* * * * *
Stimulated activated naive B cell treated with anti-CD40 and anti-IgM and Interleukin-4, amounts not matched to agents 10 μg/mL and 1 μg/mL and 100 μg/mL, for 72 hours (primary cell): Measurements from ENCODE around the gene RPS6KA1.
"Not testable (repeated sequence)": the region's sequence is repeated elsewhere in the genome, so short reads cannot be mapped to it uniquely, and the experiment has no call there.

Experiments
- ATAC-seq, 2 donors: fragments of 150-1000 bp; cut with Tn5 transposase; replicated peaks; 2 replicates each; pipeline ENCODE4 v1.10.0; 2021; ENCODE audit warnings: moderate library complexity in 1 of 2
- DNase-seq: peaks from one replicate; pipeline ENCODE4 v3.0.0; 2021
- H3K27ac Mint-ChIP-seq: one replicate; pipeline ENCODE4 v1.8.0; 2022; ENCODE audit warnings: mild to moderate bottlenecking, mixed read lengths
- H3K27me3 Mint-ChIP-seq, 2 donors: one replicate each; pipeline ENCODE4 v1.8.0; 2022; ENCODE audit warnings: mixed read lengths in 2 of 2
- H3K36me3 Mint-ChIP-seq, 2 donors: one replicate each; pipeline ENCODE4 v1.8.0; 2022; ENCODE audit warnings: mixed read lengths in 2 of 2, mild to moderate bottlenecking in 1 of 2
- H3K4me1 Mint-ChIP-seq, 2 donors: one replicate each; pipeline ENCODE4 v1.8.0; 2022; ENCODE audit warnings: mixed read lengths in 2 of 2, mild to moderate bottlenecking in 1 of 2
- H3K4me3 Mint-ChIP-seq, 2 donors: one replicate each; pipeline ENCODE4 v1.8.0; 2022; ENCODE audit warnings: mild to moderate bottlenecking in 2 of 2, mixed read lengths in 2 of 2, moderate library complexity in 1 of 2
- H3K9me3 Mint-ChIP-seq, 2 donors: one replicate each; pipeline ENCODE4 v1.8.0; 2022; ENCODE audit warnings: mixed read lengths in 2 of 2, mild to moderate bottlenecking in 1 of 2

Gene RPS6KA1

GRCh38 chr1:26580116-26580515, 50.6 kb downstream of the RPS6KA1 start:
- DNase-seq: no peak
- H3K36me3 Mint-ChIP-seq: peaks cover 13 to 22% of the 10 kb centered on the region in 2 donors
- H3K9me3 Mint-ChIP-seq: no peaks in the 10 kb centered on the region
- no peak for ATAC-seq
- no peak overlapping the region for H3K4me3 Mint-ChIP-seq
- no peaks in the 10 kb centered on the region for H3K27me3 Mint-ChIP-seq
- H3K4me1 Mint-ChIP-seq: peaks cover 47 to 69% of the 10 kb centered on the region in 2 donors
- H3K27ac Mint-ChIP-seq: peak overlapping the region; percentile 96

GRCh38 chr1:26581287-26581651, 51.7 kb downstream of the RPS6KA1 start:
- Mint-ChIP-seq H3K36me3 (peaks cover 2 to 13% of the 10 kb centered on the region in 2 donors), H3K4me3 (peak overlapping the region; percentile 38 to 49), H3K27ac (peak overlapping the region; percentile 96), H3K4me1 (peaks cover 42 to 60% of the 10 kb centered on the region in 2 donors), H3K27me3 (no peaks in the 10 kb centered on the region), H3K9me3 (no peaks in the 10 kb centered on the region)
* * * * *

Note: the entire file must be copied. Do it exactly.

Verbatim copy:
Stimulated activated naive B cell treated with anti-CD40 and anti-IgM and Interleukin-4, amounts not matched to agents 10 μg/mL and 1 μg/mL and 100 μg/mL, for 72 hours (primary cell): Measurements from ENCODE around the gene RPS6KA1.
"Not testable (repeated sequence)": the region's sequence is repeated elsewhere in the genome, so short reads cannot be mapped to it uniquely, and the experiment has no call there.

Experiments
- ATAC-seq, 2 donors: fragments of 150-1000 bp; cut with Tn5 transposase; replicated peaks; 2 replicates each; pipeline ENCODE4 v1.10.0; 2021; ENCODE audit warnings: moderate library complexity in 1 of 2
- DNase-seq: peaks from one replicate; pipeline ENCODE4 v3.0.0; 2021
- H3K27ac Mint-ChIP-seq: one replicate; pipeline ENCODE4 v1.8.0; 2022; ENCODE audit warnings: mild to moderate bottlenecking, mixed read lengths
- H3K27me3 Mint-ChIP-seq, 2 donors: one replicate each; pipeline ENCODE4 v1.8.0; 2022; ENCODE audit warnings: mixed read lengths in 2 of 2
- H3K36me3 Mint-ChIP-seq, 2 donors: one replicate each; pipeline ENCODE4 v1.8.0; 2022; ENCODE audit warnings: mixed read lengths in 2 of 2, mild to moderate bottlenecking in 1 of 2
- H3K4me1 Mint-ChIP-seq, 2 donors: one replicate each; pipeline ENCODE4 v1.8.0; 2022; ENCODE audit warnings: mixed read lengths in 2 of 2, mild to moderate bottlenecking in 1 of 2
- H3K4me3 Mint-ChIP-seq, 2 donors: one replicate each; pipeline ENCODE4 v1.8.0; 2022; ENCODE audit warnings: mild to moderate bottlenecking in 2 of 2, mixed read lengths in 2 of 2, moderate library complexity in 1 of 2
- H3K9me3 Mint-ChIP-seq, 2 donors: one replicate each; pipeline ENCODE4 v1.8.0; 2022; ENCODE audit warnings: mixed read lengths in 2 of 2, mild to moderate bottlenecking in 1 of 2

Gene RPS6KA1

GRCh38 chr1:26580116-26580515, 50.6 kb downstream of the RPS6KA1 start:
- DNase-seq: no peak
- H3K36me3 Mint-ChIP-seq: peaks cover 13 to 22% of the 10 kb centered on the region in 2 donors
- H3K9me3 Mint-ChIP-seq: no peaks in the 10 kb centered on the region
- no peak for ATAC-seq
- no peak overlapping the region for H3K4me3 Mint-ChIP-seq
- no peaks in the 10 kb centered on the region for H3K27me3 Mint-ChIP-seq
- H3K4me1 Mint-ChIP-seq: peaks cover 47 to 69% of the 10 kb centered on the region in 2 donors
- H3K27ac Mint-ChIP-seq: peak overlapping the region; percentile 96

GRCh38 chr1:26581287-26581651, 51.7 kb downstream of the RPS6KA1 start:
- Mint-ChIP-seq H3K36me3 (peaks cover 2 to 13% of the 10 kb centered on the region in 2 donors), H3K4me3 (peak overlapping the region; percentile 38 to 49), H3K27ac (peak overlapping the region; percentile 96), H3K4me1 (peaks cover 42 to 60% of the 10 kb centered on the region in 2 donors), H3K27me3 (no peaks in the 10 kb centered on the region), H3K9me3 (no peaks in the 10 kb centered on the region)